(Yes, I should’ve cut the skirts back instead of the doors to preserve the door line but ya boi’s a dumb-dumb and didn’t realize that when fitting. The front area will at least be covered by a fender vent later so it won’t be as prominent)

The hood is absolutely the worst offender here though. I couldn’t believe my eyeballs when I first threw it on – what the hell is with the massive gaps at the edges?! The hinges molded into the rear corners of the hood are also struggling to reach the holes in the kit, which is why the rear of the hood looks slightly propped up.

I had thought better of you, Hobby Design. Maybe this modification kit wasn’t meant for the Tamiya model? Even though Hobby Design lists it on their site as being for Tamiya models? Mysteries.

Anyway, for all my whining and bitching it isn’t even that difficult of a fix for the hood. I can’t remember when, but I’m pretty sure I’ve done this before where I just glued some thin styrene strips to the edges of the hood to widen its fitment.

Better. I’ll massage some of the high portions with a heat gun. The hood hinges were cut off and re-glued so they line up with the Tamiya kit’s hinge holes properly.

Filled in the seams with some skim Bondo and it’s good to go.

Just as I did with my Fast and Furious Eclipse, I wanted to keep the same base color (orange) but add a slightly different spin on it, in this case doing it with a darker metallic orange.

Getting to the motor work. Tamiya does include a very detailed 2JZ with this kit, albeit everything is stock of course.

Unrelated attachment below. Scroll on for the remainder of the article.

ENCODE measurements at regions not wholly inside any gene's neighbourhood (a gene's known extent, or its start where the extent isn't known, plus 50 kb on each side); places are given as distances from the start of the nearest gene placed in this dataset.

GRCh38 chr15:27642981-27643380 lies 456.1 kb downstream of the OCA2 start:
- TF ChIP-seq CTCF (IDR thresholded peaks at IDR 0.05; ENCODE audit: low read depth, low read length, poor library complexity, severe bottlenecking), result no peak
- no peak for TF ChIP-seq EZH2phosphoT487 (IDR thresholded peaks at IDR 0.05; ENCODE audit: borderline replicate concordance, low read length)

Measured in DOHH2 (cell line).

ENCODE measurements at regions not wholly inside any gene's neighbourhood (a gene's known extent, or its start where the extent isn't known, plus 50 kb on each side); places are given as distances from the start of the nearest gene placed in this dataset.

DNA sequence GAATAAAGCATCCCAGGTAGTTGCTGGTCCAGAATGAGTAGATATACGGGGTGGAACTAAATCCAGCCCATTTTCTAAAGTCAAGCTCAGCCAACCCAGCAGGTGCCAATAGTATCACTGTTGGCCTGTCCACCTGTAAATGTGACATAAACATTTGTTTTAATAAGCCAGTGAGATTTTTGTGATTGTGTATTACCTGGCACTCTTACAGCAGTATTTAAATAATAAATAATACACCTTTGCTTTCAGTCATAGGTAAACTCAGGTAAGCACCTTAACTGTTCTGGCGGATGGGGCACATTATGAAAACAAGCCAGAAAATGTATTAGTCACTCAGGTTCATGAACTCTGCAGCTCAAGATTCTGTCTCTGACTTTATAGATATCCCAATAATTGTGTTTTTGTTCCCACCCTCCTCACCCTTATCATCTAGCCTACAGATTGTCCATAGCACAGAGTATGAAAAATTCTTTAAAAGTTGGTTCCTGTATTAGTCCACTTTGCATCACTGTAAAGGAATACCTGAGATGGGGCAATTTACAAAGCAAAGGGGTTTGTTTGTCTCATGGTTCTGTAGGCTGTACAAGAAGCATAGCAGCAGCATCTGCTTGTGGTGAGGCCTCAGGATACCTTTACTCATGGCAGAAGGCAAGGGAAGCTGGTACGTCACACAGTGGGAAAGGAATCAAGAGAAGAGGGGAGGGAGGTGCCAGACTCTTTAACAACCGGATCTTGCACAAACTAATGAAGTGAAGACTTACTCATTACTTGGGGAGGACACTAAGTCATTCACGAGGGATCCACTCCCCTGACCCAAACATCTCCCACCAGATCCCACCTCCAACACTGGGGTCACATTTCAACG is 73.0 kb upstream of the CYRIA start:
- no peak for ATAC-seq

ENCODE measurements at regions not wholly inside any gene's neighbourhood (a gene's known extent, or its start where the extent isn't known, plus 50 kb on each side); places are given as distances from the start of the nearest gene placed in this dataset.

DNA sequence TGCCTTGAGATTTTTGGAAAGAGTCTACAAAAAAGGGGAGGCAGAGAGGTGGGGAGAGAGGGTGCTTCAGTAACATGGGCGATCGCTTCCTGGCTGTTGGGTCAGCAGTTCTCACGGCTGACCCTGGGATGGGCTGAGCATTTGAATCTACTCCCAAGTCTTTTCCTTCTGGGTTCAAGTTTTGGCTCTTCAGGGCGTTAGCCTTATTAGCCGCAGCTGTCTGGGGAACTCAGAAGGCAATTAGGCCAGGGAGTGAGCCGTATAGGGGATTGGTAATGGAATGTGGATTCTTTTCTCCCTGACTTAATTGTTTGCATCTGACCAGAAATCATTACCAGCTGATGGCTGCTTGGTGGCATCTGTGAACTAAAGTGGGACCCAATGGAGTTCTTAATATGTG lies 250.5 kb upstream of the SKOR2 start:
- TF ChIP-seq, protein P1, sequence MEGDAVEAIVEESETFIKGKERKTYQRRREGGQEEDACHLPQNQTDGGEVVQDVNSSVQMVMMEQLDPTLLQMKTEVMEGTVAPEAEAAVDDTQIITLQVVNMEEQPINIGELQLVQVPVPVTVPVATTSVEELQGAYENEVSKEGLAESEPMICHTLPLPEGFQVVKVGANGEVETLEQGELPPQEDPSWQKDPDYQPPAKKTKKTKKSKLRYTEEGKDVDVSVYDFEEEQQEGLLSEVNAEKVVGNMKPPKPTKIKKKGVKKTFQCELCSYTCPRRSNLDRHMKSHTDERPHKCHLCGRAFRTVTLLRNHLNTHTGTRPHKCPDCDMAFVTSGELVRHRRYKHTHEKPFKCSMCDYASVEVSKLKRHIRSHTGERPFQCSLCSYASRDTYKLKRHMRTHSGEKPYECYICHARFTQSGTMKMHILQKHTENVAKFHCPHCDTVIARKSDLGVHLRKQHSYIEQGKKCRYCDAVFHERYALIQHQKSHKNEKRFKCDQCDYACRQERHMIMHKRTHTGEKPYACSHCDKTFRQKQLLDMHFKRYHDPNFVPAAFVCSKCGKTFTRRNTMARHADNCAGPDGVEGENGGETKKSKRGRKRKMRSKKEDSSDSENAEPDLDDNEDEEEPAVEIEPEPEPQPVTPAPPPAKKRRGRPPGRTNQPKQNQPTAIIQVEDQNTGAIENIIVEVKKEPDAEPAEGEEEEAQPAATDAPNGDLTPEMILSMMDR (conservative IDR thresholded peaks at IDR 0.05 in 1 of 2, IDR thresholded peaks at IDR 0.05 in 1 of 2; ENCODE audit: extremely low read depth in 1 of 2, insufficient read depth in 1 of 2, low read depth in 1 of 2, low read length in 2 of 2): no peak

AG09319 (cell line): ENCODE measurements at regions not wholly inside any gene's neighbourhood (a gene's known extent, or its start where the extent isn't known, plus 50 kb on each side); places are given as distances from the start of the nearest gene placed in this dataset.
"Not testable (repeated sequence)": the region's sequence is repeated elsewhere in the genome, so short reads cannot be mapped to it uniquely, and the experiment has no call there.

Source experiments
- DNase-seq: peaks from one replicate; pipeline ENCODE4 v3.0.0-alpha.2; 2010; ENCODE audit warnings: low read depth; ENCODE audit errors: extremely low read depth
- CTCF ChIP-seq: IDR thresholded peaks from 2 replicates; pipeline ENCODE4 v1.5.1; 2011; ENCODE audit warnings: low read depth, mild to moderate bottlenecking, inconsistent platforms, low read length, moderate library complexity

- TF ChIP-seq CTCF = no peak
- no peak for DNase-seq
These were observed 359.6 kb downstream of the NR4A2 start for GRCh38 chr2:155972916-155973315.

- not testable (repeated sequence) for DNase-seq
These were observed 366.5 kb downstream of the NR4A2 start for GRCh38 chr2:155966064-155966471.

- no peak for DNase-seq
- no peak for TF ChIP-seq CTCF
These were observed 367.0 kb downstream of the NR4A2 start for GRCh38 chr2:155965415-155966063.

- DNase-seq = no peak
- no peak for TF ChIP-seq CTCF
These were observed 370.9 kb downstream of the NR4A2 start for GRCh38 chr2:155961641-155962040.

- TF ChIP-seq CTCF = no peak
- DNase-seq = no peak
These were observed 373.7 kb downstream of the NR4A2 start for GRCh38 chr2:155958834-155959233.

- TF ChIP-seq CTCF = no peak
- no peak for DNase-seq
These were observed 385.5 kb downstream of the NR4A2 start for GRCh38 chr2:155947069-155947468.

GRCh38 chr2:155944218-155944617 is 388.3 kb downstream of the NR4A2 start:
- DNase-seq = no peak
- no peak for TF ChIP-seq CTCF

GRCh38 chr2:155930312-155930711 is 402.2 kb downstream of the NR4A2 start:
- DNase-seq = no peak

Resin parts kit from Model Meister specifically for a 2JZ – includes intake and exhaust manifolds, a big turbo, intercooler, injectors, and an intake cone.

The main parts I needed were the intake and exhaust manifolds, replacing both stock versions.

I’m going with another third party 3D printed turbo too, instead of using the smaller less detailed one that came with the Model Meister parts pack. I believe these turbos are 3D or resin printed from Hobby Design’s turbo molds by an independent parts maker.

Had to modify the mounting point for the turbo manifold quite a bit to make everything fit properly. Technically the turbo I went with is a tad too large – I wasn’t even sure if it would fit below the hood at this point – so figuring out how to clock it properly was a challenge.

The 2JZ valve cover is iconic, so I wanted to do something special for it – trying my hand at some precise carbon fiber work here.

Turned out better than I expected!

Some chrome for the rest of the cover to really make it pop.

The intercooler that came with the 2JZ parts pack was thin and dinky, so just like with the turbo we’re going with some custom printed aftermarket solutions.

The intercooler is mounted first on the frame, after we’ve made sure it’ll fit behind the front bumper and leave enough room for the radiator going in later. Then it’s a matter of bending pipes until it all connects. I ended up partly building the throttle body out of scratch too.

Going with a little TiAL-style external wastegate.

I was kind of confused on whether or not I should retain the radiator fan and shroud, since it looks like most big turbo 2JZ builds go with a completely different radiator setup from stock anyway, and I’m over here trying to mash some hybrid setup together to retain use of the stock rad.

The Hobby Design detail kit comes with these lovely metal covers for the radiator so I of course wanted to make use of them.

Bit of a tight fit, but it’s technically all there – she’s boosted!

Absolutely not using that tiny and over-choked stock exhaust.

Straight pipe baby! Just one piece of hollow styrene tubing from the back of the turbo bent all the way out the back end.